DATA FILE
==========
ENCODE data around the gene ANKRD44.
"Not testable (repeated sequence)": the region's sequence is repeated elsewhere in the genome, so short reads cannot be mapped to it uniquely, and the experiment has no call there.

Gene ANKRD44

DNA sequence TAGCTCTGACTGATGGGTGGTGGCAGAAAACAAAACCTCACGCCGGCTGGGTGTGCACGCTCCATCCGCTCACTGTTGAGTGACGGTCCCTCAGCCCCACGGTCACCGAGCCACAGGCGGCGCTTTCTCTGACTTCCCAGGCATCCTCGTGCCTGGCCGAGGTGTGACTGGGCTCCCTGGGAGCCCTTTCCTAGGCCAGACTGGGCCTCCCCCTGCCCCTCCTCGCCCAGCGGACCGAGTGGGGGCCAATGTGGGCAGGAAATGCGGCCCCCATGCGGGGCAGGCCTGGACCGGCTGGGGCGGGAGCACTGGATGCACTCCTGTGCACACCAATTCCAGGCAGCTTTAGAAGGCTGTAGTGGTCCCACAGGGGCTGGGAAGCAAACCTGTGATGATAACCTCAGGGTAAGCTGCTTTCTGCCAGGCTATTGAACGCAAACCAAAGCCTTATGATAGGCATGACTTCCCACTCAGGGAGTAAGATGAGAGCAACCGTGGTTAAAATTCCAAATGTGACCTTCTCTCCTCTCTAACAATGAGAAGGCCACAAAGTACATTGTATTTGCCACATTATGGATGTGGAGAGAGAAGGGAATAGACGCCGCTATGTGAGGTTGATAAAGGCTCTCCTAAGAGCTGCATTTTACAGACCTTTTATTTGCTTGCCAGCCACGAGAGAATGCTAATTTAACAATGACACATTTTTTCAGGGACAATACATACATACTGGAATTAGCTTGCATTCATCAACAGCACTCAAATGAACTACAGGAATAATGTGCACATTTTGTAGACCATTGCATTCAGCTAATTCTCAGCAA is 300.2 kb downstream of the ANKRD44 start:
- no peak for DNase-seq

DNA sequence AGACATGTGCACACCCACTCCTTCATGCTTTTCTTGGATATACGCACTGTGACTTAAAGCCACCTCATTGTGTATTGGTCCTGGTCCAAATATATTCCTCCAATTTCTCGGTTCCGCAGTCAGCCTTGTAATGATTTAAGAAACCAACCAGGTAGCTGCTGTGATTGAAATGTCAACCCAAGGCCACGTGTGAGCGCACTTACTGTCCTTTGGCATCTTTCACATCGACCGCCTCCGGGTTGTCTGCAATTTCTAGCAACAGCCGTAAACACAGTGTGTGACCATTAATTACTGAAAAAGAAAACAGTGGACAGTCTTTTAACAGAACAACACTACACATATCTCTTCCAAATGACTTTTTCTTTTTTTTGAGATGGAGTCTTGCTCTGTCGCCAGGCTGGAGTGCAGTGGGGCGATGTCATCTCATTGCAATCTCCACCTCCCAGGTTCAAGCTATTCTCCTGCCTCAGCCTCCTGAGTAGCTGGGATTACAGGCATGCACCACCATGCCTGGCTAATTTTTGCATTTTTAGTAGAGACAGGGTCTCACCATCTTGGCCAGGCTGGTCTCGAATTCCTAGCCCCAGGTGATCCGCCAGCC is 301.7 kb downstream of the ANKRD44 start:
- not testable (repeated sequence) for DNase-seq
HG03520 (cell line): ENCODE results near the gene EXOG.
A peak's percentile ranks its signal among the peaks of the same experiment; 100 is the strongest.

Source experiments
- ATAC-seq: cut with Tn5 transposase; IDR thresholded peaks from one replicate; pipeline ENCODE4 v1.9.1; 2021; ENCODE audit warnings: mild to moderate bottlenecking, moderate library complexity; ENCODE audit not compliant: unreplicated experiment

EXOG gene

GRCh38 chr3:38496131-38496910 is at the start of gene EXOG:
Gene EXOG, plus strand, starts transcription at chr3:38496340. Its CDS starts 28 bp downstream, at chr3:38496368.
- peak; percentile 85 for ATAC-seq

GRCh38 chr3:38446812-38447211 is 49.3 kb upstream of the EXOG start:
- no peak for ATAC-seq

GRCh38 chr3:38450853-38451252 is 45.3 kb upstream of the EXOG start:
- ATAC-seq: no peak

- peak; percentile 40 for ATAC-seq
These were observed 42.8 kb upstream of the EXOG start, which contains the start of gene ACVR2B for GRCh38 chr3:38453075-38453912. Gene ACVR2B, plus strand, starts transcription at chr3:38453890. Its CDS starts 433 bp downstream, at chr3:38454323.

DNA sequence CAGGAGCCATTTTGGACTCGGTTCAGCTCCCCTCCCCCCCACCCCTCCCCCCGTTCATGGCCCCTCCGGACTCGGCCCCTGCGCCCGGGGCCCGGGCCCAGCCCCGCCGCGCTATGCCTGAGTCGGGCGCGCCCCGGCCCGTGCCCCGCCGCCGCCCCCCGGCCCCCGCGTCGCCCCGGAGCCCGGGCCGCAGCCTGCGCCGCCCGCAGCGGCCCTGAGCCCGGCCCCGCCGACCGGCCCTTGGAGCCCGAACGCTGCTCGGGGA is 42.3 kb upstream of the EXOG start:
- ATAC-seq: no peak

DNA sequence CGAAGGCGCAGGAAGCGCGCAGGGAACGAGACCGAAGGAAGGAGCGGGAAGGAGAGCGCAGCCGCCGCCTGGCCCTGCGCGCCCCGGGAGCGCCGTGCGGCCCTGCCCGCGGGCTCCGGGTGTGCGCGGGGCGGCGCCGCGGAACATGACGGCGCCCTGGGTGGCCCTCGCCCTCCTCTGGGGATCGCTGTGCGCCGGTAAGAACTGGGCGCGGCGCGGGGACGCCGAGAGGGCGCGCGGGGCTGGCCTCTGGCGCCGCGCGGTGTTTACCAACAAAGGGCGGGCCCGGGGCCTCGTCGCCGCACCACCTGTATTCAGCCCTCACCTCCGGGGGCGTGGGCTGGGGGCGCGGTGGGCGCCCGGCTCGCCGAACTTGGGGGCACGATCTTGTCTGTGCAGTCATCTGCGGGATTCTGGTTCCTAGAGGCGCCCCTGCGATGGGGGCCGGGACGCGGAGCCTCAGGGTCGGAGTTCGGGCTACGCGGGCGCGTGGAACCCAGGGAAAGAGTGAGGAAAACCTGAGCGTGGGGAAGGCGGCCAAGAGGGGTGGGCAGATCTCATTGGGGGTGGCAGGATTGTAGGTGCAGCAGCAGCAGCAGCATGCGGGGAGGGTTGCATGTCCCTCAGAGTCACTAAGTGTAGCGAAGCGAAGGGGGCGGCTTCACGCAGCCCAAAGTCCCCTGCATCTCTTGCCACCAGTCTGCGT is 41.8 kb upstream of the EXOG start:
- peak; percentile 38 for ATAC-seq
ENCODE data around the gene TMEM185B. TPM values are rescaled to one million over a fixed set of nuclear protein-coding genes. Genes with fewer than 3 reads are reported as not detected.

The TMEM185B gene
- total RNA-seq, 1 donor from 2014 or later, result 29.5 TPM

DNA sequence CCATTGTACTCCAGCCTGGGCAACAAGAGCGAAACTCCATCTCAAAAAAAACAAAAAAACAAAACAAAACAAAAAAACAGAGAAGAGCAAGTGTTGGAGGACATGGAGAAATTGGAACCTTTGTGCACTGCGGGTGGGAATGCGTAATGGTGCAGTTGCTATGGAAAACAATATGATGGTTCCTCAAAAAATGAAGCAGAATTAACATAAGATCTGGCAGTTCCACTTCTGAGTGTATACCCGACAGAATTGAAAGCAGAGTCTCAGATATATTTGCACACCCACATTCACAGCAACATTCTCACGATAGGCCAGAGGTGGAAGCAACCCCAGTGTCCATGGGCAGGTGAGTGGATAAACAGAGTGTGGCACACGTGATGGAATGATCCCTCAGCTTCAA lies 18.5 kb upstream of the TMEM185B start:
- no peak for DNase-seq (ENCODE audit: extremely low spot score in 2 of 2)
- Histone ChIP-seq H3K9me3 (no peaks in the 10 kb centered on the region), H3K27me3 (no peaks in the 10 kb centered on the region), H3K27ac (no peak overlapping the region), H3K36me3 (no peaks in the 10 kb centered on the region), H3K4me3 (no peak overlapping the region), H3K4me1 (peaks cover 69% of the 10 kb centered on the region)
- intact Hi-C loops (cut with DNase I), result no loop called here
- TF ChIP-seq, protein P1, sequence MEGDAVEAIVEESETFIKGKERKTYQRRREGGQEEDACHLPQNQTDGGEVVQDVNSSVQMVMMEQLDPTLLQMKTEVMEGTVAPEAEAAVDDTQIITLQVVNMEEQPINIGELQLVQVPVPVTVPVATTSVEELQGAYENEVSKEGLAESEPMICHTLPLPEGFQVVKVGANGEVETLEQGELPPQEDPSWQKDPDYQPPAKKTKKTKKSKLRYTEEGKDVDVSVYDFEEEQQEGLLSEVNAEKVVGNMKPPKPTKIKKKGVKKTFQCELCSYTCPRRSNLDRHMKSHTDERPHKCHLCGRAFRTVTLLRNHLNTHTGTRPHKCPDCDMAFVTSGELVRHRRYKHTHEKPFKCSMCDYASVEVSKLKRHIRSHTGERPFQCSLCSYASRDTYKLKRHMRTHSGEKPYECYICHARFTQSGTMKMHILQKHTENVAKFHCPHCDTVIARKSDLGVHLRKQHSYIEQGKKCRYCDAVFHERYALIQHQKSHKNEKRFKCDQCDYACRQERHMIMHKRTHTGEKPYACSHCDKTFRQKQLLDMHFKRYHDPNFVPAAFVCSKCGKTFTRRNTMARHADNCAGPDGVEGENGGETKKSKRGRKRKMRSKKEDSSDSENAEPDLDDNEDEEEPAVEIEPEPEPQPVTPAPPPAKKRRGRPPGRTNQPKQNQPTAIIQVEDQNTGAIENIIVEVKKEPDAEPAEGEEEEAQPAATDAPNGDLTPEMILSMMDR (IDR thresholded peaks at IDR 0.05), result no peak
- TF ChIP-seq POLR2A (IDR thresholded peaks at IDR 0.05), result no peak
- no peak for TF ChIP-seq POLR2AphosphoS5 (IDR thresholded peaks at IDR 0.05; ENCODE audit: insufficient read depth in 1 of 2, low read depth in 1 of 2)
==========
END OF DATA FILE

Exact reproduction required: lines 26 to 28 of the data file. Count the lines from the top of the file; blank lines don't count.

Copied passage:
ENCODE data around the gene TMEM185B. TPM values are rescaled to one million over a fixed set of nuclear protein-coding genes. Genes with fewer than 3 reads are reported as not detected.

The TMEM185B gene
- total RNA-seq, 1 donor from 2014 or later, result 29.5 TPM